larkin poe

bcs stage | 4:30 p.m.

Take a listen!

When the Lovell sisters started their musical journey, their goal was to find their own voice.

Born in Georgia and transplanted to Nashville, Rebecca and Megan Lovell were drawn to the blues, but other roots music also infiltrated their explorations. 

What eventually materialized was a roots music sound unlike any other.  The sisters found their voice, and it was fresher than anyone had a right to expect.

When their album Venom & Faith was released in November, it was clear that after nine years these artists had finally hit the sweet spot between traditional and modern-day music. No one could deny that.


Rebecca’s guitar and Megan’s lap steel guitar found a home in their original songs and some interesting production twists. They incorporated organic percussive sounds – the thumping of dresser drawers, the slamming of back doors, and the stomping of hardwood floors.  All things from the past, but tailored to their own style.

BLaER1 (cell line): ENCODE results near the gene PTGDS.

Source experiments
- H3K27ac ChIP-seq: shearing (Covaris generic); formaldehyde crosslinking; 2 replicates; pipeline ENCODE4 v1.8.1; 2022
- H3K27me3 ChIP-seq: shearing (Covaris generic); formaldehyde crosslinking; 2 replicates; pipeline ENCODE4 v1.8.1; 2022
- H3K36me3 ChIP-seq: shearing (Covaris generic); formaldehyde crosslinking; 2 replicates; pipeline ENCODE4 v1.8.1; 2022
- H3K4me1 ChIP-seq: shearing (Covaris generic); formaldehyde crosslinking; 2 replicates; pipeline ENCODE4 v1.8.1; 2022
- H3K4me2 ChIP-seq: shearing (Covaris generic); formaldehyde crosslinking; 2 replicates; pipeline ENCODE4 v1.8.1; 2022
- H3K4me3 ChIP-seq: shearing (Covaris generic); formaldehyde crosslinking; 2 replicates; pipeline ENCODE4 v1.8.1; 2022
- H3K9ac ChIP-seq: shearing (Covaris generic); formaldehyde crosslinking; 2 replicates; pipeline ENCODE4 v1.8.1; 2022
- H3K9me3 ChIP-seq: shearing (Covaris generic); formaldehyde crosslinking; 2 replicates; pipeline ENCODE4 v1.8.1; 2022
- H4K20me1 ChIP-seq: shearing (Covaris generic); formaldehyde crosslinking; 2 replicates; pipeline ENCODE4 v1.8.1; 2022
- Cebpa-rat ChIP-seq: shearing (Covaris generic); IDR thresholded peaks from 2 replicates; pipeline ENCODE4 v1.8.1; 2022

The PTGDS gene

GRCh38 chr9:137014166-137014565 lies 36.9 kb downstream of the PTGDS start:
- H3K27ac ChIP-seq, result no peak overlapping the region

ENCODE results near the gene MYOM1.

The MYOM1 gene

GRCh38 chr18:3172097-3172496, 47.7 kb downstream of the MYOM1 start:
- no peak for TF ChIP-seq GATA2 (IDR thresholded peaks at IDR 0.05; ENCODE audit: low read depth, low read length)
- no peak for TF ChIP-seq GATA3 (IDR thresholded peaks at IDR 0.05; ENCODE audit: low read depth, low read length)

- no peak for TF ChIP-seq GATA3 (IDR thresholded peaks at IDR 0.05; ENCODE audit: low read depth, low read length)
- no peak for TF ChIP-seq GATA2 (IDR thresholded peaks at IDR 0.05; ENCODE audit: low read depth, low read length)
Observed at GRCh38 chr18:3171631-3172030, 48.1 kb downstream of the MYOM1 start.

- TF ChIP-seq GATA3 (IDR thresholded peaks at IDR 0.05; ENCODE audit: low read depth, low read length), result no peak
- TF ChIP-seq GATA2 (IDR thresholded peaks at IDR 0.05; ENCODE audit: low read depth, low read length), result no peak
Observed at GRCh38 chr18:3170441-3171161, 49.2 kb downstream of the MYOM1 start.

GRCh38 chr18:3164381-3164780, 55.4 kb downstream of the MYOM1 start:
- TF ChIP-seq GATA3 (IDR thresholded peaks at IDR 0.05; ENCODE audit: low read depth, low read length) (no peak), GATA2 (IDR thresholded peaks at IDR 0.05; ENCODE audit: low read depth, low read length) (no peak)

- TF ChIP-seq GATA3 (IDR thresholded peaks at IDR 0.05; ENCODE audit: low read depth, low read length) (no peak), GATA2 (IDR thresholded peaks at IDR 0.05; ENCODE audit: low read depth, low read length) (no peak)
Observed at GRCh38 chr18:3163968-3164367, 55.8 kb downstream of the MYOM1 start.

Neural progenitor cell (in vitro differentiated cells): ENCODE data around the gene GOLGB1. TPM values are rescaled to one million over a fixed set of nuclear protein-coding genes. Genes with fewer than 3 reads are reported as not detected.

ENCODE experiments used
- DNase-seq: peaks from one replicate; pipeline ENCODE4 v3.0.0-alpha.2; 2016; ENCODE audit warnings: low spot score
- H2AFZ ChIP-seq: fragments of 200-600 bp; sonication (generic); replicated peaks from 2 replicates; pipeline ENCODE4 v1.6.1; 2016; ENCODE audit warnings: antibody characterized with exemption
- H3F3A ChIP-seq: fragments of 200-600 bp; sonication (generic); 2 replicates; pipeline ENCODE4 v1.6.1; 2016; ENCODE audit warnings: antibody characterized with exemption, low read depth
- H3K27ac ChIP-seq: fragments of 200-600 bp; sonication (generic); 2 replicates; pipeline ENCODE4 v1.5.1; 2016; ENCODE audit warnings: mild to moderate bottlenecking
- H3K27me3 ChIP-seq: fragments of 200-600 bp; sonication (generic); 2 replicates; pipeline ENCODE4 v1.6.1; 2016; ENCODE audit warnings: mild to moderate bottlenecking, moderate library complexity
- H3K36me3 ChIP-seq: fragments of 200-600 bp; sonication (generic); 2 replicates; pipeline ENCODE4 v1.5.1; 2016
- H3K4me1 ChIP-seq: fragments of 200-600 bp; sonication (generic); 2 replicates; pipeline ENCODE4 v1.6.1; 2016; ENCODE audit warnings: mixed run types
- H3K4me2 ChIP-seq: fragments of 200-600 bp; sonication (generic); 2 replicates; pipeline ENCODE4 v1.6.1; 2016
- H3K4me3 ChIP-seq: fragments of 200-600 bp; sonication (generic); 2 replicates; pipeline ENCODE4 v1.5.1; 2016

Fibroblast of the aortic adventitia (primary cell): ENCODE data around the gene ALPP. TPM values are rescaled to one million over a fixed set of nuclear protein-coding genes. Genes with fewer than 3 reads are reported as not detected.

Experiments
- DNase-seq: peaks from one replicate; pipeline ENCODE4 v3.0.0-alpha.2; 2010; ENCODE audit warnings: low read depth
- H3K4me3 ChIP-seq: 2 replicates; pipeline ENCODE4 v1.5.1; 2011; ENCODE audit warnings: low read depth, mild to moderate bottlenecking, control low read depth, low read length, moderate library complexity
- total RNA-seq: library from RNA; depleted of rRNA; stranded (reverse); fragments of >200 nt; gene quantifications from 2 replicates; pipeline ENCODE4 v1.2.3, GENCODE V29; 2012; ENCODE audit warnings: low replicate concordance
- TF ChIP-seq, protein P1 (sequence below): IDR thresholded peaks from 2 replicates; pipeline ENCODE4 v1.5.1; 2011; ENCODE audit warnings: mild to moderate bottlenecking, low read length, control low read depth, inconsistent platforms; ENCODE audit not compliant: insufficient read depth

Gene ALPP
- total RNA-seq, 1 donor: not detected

Their 2017 album, Peach, won a nomination for Best Emerging Artist at the Blues Music Awards.

Their southern heritage shows up everywhere in their music on Venom & Faith. From Rebecca’s powerful vocals on “Ain’t  Gonna Cry” to Megan’s sultry lap steel on “Good And Gone,” there is a distinct weaving of their talents into the fabric of their experience and a picture of the American South. “Blue Ridge Mountains” shows that connection to the sister’s home where drinking sweet tea every day fits right in with stomping percussion and churning riffs.


“Going into this record, we were feeling more confident in ourselves and our story and our voice,” Megan says. “And having found our voice — we wanted to realize that.”

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